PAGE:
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Hair Loss (Alopecia)

What is Alopecia?

People who have alopecia may also experience a softening of the fingernails and the loss of eyebrows and eyelashes, which can cause discomfort from rain and dust.

There are several different types of alopecia. The most common are as follows:

  • Androgenetic Alopecia – this is more commonly known as male or female pattern baldness. It is a thinning of the hair to an almost transparent state, and can occur in men or women. It is thought to be a hereditary form of hair loss.
  • Alopecia Areata – this is when hair loss occurs in patches anywhere on the body. It affects one in every one hundred people.
  • Alopecia Totalis – this is the total loss of hair from the scalp.
  • Alopecia Universalis – is the total loss of all hair on the body.

No one knows exactly what causes alopecia. It is sometimes hereditary or it can be caused by both physical and mental distress. Alopecia is an autoimmune disease, which means that the body’s white blood cells, which usually defend the body against infection, wrongly attack the hair follicles, preventing growth of new hair. However, the potential for hair to regrow is always there, as the follicles remain intact.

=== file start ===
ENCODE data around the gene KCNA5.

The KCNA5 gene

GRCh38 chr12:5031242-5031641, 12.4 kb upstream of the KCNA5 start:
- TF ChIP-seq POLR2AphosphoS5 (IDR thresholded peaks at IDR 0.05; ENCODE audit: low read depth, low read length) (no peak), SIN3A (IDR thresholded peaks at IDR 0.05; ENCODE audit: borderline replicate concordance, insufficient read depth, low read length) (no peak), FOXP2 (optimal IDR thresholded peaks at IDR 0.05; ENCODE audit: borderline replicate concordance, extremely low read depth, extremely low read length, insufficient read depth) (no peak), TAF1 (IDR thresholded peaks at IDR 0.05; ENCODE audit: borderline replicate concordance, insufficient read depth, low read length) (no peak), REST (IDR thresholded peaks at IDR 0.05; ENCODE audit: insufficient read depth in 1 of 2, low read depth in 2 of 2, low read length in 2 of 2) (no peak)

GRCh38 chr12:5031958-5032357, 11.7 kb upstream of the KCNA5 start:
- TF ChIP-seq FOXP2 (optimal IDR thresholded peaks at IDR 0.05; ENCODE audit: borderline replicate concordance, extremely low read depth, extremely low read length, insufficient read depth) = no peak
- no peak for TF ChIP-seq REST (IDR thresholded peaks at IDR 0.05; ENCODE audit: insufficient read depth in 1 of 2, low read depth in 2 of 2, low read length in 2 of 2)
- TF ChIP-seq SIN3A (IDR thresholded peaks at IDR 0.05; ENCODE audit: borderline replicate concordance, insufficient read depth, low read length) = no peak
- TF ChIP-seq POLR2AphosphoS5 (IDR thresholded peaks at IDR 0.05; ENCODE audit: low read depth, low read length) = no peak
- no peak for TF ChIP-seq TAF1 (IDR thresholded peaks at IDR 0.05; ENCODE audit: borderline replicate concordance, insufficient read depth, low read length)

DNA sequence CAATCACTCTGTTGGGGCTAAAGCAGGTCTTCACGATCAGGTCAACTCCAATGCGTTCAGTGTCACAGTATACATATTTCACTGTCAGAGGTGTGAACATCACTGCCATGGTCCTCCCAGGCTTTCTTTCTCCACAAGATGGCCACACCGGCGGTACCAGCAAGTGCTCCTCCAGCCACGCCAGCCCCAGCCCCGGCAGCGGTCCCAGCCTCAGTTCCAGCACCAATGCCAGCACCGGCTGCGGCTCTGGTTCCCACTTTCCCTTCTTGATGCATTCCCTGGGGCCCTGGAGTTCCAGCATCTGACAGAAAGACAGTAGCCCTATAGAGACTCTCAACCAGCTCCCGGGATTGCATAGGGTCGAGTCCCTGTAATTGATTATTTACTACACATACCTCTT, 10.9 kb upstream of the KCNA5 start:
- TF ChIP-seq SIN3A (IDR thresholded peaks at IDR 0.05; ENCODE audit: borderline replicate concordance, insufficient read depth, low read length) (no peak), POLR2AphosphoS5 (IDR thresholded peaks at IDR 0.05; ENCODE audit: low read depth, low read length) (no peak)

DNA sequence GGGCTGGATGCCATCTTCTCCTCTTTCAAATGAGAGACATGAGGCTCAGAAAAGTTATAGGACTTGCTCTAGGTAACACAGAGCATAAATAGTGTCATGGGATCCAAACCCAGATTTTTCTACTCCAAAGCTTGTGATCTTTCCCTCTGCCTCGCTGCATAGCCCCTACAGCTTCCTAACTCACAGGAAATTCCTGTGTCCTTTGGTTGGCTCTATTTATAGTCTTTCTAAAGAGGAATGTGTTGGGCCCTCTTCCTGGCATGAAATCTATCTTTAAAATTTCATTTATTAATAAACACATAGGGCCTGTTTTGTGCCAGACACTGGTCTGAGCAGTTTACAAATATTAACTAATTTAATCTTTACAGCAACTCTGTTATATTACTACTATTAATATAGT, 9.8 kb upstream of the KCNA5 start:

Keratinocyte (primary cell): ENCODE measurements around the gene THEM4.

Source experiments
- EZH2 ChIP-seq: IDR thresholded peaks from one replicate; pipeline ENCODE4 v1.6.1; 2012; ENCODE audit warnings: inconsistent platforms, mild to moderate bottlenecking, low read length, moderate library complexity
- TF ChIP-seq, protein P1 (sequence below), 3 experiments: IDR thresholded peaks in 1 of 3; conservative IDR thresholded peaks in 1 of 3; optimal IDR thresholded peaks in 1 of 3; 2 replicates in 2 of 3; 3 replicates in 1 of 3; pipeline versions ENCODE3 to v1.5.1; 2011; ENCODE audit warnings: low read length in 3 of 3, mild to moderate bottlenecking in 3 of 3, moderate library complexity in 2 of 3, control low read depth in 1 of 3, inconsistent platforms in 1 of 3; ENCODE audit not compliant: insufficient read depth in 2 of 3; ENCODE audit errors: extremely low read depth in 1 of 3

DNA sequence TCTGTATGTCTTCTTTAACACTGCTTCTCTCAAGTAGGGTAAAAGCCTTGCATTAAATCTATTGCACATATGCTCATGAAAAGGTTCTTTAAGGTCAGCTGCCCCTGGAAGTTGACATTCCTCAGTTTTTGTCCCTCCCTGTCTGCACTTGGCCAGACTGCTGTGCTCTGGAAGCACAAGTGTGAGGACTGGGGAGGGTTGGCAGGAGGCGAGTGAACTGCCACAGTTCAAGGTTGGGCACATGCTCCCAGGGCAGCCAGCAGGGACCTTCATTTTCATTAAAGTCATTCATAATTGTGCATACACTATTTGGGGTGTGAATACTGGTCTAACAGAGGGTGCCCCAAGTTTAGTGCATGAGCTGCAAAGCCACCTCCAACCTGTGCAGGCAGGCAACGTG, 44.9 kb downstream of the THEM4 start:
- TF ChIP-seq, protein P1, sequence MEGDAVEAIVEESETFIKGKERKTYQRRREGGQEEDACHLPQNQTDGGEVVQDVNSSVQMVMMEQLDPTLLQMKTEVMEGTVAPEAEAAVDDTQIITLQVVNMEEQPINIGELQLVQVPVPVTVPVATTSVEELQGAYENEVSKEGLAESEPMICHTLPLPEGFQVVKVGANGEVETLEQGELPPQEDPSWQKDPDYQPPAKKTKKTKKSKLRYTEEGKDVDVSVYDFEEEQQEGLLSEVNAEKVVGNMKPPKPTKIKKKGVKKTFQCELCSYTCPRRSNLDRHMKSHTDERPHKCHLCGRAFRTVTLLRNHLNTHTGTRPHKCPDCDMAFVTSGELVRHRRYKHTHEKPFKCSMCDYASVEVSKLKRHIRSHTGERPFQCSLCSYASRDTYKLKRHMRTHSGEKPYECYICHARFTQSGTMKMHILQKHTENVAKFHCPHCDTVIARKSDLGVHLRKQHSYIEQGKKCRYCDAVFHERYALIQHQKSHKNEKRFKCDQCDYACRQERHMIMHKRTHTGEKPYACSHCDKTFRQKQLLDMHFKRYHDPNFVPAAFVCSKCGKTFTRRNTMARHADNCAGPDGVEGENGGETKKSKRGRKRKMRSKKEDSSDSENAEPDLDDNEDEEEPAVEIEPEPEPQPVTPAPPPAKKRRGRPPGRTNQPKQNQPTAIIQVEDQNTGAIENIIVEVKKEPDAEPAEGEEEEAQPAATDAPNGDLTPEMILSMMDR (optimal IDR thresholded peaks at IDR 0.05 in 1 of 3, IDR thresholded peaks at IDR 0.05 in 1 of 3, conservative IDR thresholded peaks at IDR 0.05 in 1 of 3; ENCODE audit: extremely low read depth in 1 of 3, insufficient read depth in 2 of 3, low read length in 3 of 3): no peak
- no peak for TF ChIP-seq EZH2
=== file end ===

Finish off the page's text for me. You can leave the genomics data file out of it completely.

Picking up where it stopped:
Alopecia is a very unpredictable condition, and hair may grow back or fall out no matter what treatments are used. Many people prefer not to treat the condition but to see how it develops naturally. However, there are a number of treatments that may have a limited benefit for some people. These include steroid injections into the scalp, the application of minoxidil solution, or irritant creams. These treatments work by causing an allergic reaction, which diverts the white blood cells from the hair follicles. However, there is limited evidence that these treatments have any long term benefit, particularly for the more serious forms of alopecia. Many people learn to live with the disorder.

It is important to remember that hair loss happens to a lot of people as they get older and there is no need to be embarrassed or depressed about it. If hair loss is making you worried or unhappy you can see your GP or ask to see a dermatologist. Your local pharmacist may have some useful advice for you as well.

NHS.UK website provides information on hair loss and treatment.

Useful Organisations

The following organisations can provide information and advice on coping with alopecia.

Alopecia UK provide information, advice and support for people with experience of alopecia. There are support groups, discussion forums and tips on coping with hair loss.

Last updated: August 20, 2020

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